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An Introduction to Investing Online.

Democritizing Profit

Distribution of U.S. Wealth Ownership, 2001
Source: www.faireconomy.org/research/wealth_charts.html

In the world of investing, technology is making it easier to gain information and control. If more people took advantage of these new opportunities and began to invest, it could stop or even reverse the growing economic disparity in the United States.

*Note: If you are unfamiliar with any of the terms or concepts discussed on this site, click the links to reference sites on the menu to the left.*

Risk Vs. Return

The common message of almost all investing advice is: the more you know, the less risk you are taking. Now it is possible for anyone on the internet to have access to much of the information that brokers analyse to develop strategies. There are incredible amounts of free advice from media of all types.

Most people are scared because the risks for loss are high. If you only invest a small amount of initial money and then only reinvest the profits from that, you can only loose your original investment. Surely it's more sensible than gambling or playing the lottery. It's true that making good investments is difficult and takes a lot of time, but it is a myth that it is beyond the abilities of average people.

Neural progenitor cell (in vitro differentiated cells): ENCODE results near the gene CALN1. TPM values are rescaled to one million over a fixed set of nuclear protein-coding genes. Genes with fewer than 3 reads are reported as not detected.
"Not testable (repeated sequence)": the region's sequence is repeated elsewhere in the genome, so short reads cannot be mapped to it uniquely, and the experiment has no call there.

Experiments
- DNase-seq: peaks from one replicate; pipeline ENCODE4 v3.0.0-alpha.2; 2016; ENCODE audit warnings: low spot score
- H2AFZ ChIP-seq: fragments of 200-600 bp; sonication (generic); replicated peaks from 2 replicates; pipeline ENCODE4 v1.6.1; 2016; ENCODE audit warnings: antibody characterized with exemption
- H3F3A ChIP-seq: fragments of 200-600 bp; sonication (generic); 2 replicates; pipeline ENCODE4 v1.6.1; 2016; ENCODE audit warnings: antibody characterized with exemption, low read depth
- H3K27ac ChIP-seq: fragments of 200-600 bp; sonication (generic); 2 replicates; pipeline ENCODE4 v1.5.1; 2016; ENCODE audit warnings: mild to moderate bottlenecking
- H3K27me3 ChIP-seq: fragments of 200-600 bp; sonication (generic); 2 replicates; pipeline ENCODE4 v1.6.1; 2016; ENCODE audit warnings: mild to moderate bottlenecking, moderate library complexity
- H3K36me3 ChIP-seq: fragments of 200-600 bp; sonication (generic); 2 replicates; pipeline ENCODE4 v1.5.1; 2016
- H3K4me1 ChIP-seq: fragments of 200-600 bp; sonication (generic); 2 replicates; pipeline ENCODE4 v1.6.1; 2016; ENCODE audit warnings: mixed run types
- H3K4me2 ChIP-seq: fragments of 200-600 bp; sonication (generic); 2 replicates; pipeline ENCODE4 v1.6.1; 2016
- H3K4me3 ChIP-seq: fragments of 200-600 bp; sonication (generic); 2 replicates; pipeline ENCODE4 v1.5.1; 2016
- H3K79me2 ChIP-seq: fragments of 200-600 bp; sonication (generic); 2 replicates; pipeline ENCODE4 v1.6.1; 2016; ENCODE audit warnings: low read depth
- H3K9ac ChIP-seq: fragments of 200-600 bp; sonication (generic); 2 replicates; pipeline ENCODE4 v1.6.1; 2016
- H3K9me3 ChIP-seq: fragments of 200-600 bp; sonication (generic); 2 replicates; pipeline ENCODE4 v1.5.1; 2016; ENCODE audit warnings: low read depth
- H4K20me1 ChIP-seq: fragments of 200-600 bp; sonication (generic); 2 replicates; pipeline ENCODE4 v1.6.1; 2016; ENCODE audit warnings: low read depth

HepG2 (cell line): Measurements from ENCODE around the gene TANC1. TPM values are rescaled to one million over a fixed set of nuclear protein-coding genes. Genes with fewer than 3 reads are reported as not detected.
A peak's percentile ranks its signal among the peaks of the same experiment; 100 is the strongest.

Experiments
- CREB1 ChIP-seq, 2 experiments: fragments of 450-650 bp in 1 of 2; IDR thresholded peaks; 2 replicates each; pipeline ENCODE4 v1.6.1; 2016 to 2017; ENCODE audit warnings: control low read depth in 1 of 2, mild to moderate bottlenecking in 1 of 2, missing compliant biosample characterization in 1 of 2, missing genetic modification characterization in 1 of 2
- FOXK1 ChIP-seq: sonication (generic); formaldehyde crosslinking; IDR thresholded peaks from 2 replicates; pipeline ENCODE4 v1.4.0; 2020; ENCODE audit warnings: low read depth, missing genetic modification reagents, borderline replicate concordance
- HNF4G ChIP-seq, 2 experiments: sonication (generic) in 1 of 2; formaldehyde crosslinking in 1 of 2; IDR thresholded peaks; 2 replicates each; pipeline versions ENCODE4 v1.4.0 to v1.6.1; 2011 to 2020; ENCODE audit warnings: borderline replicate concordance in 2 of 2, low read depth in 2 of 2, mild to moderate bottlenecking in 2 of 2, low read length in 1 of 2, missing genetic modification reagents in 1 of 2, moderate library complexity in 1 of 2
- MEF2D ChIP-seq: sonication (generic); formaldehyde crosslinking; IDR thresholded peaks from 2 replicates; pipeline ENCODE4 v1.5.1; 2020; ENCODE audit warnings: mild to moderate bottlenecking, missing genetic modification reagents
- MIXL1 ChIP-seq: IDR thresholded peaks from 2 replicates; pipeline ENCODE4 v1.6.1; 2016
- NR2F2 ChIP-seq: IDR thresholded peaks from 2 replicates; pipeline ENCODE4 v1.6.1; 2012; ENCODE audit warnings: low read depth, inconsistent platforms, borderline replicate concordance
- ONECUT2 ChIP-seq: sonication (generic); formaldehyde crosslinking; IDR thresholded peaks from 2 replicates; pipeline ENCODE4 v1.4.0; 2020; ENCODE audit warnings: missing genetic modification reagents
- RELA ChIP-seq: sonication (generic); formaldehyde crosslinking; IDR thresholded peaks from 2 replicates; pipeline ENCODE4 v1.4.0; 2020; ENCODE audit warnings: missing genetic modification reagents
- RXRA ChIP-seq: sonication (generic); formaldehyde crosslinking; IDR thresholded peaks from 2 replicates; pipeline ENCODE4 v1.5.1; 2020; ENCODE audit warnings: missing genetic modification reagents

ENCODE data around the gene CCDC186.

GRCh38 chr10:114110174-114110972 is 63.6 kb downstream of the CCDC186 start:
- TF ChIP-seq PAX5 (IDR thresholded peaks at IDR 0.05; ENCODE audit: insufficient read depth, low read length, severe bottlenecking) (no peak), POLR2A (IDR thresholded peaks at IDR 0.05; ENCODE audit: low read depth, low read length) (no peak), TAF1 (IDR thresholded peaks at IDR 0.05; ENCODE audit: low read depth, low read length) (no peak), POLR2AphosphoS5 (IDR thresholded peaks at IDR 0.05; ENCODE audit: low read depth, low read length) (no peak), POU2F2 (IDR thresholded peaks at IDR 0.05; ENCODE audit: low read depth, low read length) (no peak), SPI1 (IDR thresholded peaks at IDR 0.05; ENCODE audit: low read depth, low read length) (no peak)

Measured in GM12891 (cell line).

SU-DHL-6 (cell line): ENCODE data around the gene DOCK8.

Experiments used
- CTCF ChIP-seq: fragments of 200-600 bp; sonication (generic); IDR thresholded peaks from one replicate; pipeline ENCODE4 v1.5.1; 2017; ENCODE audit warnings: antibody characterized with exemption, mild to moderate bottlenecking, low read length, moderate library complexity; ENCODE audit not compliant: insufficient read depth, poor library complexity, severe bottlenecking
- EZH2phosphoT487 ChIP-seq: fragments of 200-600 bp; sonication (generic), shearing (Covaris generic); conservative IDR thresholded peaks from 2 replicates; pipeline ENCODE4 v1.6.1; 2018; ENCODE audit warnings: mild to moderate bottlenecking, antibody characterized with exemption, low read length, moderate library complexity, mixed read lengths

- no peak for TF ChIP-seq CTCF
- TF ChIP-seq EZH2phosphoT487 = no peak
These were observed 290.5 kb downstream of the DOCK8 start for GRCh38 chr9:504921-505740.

Share of Total Ownership of Stocks, Mutual Funds, and Retirement Accounts, 1998
Source: www.faireconomy.org/research/wealth_charts.html

Long-term diverse investing provides a safe way for most people to save. If you have a steady of income and loosing your investments will not wipe you out financially, you can pursue higher risk strategies. Leaving your money in the bank isn't totally safe either: there's currency devaluation and rising consumer prices to worry about (C.P.I. and Inflation Reports.) There is a reason that virtually every financial institution and wealthy individual in this country invests in securities.

A Call For Change

This site was created to inspire good-hearted young people to start taking some of the profits that have been hogged by the rich for too long. University of Chicago economist Austan Goolsbee wrote:

“Economists don't know whether the stagnating wage growth of recent years will be a persistent feature of the economy. But the returns on capital investment are as high as they've ever been. So at least until there is some clarity in the wage picture, the clarion call for progressives ought to be: Democratize capital ownership!

In the current order of things, the well-off are benefiting from higher wage growth and higher capital income growth than everyone else. On top of that, they've been enjoying a third helping of dessert in the form of preferential tax incentives that have been much more generous to them than to the middle and working classes.

Providing incentives for more people to share in the modern economy's rewards through savings and investment -- that is, democratizing capital ownership -- would establish a kind of hedge for the middle class against just the sort of problem the country has experienced in the past three decades, where the economy grows, but the incomes of typical workers stagnate or even fall. Conscious investing Just like the consumer market, the stock market can become a way for the public to impose their will.”